Does the script use special symbols that are worth noting, eg. head marks in Tibetan?
Does the script have its own set of number digits? How are they used, and how frequently? Does the numbering system use base-10, or some other type of base?
What are the basic units of the text, and how are they demarcated, eg. characters, character sequences, syllables, or words? Are spaces or different symbols used between 'words'? Is it important to treat clusters of characters as a single unit? What should happen if you double- or triple-click in the text, whether or not 'words' are separated by spaces? See available information.
What transformations does your script need? For example, does your script convert letters to uppercase, capitalised and lowercase alternatives according to your typographic needs? Do you need to to convert between half-width and full-width presentation forms? See available information or check for currently needed data.
Many scripts create emphasis or other effects by spacing out the letters or syllables in a word. We know there are questions here about how this should work in Indic and SE Asian scripts, and in Arabic-based scripts. Can you provide information? Are there requirements for other scripts that we should add? See available information or check for currently needed data.
The ruby spec currently specifies an initial subset of requirements for fine-tuning the typography of phonetic and semantic annotations of East Asian text, including furigana, pinyin and zhuyin fuhao systems. Is is adequate for what it sets out to do? What other controls will be needed in the future? See available information or check for currently needed data.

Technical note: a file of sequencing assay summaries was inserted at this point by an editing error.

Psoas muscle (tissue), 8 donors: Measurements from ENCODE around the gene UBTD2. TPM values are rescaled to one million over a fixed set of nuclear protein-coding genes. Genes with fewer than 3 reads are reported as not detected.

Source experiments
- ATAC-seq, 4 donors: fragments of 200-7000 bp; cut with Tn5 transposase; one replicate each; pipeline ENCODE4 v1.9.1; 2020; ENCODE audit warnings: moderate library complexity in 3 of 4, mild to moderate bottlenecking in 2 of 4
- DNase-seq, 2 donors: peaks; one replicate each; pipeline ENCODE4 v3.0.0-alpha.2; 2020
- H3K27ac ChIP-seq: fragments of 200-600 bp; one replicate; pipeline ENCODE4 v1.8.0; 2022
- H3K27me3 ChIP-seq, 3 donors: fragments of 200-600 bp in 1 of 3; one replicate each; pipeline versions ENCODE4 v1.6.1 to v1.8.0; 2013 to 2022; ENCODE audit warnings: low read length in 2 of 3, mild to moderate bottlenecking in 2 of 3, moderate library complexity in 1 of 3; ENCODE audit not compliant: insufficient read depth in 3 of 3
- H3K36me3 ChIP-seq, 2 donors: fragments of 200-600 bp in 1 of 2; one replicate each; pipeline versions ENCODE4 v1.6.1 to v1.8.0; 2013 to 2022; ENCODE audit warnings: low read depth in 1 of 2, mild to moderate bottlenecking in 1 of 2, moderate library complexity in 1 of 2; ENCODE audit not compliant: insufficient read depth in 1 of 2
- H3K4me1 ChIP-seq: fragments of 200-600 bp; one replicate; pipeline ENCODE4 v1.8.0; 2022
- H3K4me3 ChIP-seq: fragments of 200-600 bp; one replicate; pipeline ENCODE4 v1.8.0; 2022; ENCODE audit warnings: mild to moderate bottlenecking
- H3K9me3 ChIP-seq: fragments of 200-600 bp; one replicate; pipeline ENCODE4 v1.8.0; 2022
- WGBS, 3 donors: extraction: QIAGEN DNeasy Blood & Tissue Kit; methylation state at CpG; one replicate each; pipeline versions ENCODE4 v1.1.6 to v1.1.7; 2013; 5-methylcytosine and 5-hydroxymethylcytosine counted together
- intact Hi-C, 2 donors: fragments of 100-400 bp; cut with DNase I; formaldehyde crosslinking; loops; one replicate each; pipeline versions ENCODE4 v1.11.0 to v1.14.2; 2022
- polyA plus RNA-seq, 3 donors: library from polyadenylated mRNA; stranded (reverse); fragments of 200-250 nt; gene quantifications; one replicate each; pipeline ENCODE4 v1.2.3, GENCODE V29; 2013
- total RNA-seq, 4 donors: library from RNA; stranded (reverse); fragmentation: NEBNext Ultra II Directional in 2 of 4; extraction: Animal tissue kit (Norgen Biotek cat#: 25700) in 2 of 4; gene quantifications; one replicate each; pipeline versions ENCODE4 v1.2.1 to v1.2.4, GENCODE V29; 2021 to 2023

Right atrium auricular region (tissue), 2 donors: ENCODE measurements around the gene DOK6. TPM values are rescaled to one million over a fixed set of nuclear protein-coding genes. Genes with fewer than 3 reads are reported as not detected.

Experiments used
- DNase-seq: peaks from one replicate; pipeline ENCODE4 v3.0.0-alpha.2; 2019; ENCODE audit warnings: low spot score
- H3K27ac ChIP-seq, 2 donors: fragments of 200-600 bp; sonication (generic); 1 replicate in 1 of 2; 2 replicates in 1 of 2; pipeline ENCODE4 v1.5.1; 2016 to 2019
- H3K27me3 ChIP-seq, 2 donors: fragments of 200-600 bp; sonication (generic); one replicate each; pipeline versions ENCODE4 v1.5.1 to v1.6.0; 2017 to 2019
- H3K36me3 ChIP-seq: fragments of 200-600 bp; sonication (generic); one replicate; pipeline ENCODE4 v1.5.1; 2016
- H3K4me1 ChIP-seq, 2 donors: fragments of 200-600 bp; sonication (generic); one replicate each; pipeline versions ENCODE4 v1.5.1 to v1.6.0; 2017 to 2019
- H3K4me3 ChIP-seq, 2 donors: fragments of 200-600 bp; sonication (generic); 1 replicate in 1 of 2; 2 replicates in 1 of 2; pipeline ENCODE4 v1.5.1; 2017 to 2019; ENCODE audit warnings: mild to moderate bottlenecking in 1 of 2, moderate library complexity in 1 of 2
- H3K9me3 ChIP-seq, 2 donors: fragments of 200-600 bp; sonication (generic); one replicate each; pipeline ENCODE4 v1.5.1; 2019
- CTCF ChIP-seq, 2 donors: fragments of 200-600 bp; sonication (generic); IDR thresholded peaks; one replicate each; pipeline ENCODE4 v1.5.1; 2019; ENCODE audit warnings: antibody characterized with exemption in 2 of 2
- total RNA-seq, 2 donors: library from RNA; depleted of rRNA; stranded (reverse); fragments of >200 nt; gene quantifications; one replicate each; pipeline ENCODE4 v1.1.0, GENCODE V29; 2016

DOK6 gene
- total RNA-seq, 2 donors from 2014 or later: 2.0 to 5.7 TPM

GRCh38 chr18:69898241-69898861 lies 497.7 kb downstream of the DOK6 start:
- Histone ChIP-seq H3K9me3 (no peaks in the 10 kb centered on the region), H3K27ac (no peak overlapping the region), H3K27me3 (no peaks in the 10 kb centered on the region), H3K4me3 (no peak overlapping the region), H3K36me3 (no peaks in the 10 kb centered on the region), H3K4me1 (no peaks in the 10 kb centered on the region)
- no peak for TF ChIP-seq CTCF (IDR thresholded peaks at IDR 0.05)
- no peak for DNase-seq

Some aspects related to the drawing of lines alongside or through text involve local typographic considerations. For example, underlines need to be broken in special ways for some scripts, and the height of strike-through may vary depending on the script. What about vertical text? See available information or check for currently needed data.
Bold and italic are not always appropriate for expressing emphasis, and some scripts have their own unique ways of doing it, that are not in the Western tradition at all. See available information or check for currently needed data.
Does CSS capture the rules about the way text in your script wraps when it hits the end of a line? What characters should not appear at the end or start of a line, and what should be done to prevent that? Does line-breaking wrap whole 'words' at a time, or characters, or something else (such as syllables in Tibetan)? See available information or check for currently needed data.
When text in a paragraph needs to have flush lines down both sides, does it follow the rules for your script? Does the script conform to a grid pattern? Does your script allow punctuation to hang outside the text box at the start or end of a line? Where adjustments are need to make a line flush, how is that done? Do you shrink/stretch space between words and/or letters? Are word baselines stretched, as in Arabic? See available information or check for currently needed data.